International Festival Celebrates Culture at IUPUI

As a public college in an urban setting, IUPUI has over 20,000 students, each with different diversities and cultures. According to the 2016 IUPUI diversity report, 10 percent of students are African American, 4 percent are Asian American, 6 percent are Hispanic or Latinx and 4 percent are international students.

What better way to celebrate IUPUI’s diversity than an annual festival?

Promotional flier (Courtesy of the IUPUI International Festival webpage)

The IUPUI International Festival is a part of IUPUI International Week, which runs this year from Sunday, Feb. 11th to Saturday, Feb.17th. The festival took place on Wednesday, Feb. 14th from 10:30 a.m. to 2:30 p.m. in the Campus Center.

During International Week, the Campus Center gets a makeover with the 195 flags of the United Nations displayed throughout the building for everyone to see.

The festival has been one of campuses longest running events.

“I believe this is the 14th year,” Office of International Affairs Specialist Jhoselyn Hneich said. “Next year is going to be the big 15.”

According to the Office of International Affairs’ website, “This year there are more than 50 student organizations, university departments, nonprofits, and vendors will join us to share their global opportunities.”

Some of the different organizations and departments during this year’s International Festival included International Club at IUPUI, Asian Student Union at IUPUI (ASU), Egyptian Student Organization, Immigrant Welcome Center, German Club at IUPUI, Spanish Club at IUPUI, and the Confucius Institute in Indianapolis.

“There are a lot of Eastern European countries [represented at IUPUI],” Hneich said. “I know Romania is here. We have the Asian Student Union that represents a bunch of other countries. I know we have a lot of students from the Philippines, Taiwan and some Japan.”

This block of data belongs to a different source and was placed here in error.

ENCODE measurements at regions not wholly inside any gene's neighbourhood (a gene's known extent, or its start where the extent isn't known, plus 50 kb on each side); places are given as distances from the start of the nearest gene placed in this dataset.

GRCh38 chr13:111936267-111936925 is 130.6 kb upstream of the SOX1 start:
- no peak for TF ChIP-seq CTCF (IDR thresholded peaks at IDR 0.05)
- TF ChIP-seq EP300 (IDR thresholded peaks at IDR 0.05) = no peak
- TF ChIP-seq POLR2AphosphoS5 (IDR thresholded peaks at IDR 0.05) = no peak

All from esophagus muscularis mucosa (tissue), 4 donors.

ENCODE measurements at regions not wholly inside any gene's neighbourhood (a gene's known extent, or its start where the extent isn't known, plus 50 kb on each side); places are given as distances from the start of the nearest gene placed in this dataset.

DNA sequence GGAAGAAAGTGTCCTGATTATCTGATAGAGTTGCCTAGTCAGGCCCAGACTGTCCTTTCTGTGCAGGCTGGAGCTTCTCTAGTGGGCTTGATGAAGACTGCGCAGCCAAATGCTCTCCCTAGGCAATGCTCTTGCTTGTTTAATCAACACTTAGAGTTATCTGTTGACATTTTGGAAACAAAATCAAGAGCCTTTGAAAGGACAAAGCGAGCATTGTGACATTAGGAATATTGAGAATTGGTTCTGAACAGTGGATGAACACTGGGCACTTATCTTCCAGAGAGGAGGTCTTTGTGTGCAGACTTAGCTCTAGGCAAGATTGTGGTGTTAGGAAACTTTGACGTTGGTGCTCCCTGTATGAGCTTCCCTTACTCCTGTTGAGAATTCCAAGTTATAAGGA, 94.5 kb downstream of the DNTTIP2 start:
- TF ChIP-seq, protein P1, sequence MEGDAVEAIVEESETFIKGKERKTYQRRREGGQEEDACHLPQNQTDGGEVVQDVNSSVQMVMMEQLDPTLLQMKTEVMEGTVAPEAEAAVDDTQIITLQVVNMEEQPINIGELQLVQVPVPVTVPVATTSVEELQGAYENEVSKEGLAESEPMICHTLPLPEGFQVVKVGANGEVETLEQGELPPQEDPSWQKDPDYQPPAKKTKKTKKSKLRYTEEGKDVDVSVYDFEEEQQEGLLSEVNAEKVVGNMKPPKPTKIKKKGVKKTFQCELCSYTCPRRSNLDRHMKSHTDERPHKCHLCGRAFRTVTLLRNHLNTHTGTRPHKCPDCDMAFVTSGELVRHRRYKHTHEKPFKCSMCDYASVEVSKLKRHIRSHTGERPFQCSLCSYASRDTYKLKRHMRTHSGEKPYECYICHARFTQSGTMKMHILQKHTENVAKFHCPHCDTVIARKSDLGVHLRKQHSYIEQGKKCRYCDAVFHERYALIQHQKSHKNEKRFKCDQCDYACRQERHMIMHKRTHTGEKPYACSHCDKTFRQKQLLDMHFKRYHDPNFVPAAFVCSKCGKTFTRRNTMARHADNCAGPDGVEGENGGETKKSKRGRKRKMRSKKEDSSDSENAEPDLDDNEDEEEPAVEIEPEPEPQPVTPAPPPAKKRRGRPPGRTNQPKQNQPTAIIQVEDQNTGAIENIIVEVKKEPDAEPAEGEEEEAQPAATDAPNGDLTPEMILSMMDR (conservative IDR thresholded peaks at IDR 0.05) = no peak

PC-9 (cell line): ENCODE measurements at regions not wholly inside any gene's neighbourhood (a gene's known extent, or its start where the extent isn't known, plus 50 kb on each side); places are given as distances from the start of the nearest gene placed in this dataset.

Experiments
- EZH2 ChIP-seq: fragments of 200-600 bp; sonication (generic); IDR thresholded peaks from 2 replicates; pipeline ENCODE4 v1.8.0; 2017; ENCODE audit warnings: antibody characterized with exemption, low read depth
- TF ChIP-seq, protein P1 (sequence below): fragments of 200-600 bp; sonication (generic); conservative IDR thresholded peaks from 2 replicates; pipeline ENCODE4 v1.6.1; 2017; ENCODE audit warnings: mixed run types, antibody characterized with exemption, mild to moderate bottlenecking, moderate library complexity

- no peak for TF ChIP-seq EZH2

Origami at the ELS Language Center boot

The festival lets IUPUI students experience different cultures from around the world. There are multiple performances by different student organizations, including musicians, performers, and more.

“The 40+ exhibitor booths allow attendees to learn about global learning opportunities, whether it’s a study abroad program, a new major program, or volunteer or internship opportunity with a local organization,” said Mandy Bray, Manager of International Information and Communications.

If entertainment isn’t your forte, fear not, because students also get a chance to taste cuisines from all over the world, made by different on-campus organizations and chefs.This year, students had a chance to try food like paneer masala from India, horchata from Central America, beshbarmak from Kazakhstan, chakalata from South America, Mexican Hot Chocolate and kookoo sibzamini from Iran.

Each food location offers a pamphlet with the recipe and step-by-step directions so that students can learn how to make it for themselves.

The International Festival has something for everyone.

“Not only can they [students] talk to our organizations, we also bring in speakers,” Hneich said. “We try to include intercultural activities and other performances as well.”

This year, this Department of World Languages and Cultures held an International Lecture Series. Some of the lectures included “Delivering Education, Healthcare, and Nutrition in Rivers State, Nigeria” by Tijen Demirel-Pegg of the Political Science and International Studies department and “Cultural Awareness Through Authentic Experience: Preparing for German Citizenship” by Karen Roesch of the German department.

The festival, held on Valentine’s Day this year, took its own spin on the holiday as the Department of World Languages and Cultures presented a multilingual poetry reading called “Love Makes the World Go Round,” where IUPUI students from different cultures read poetry from around the world.

The IUPUI International Festival is an event where students can celebrate who they are in an inviting environment filled with food, entertainment, and culture.

“Above all, it helps people to see a small taste of another person’s culture and to appreciate our humanity, no matter our differences,” Bray said.


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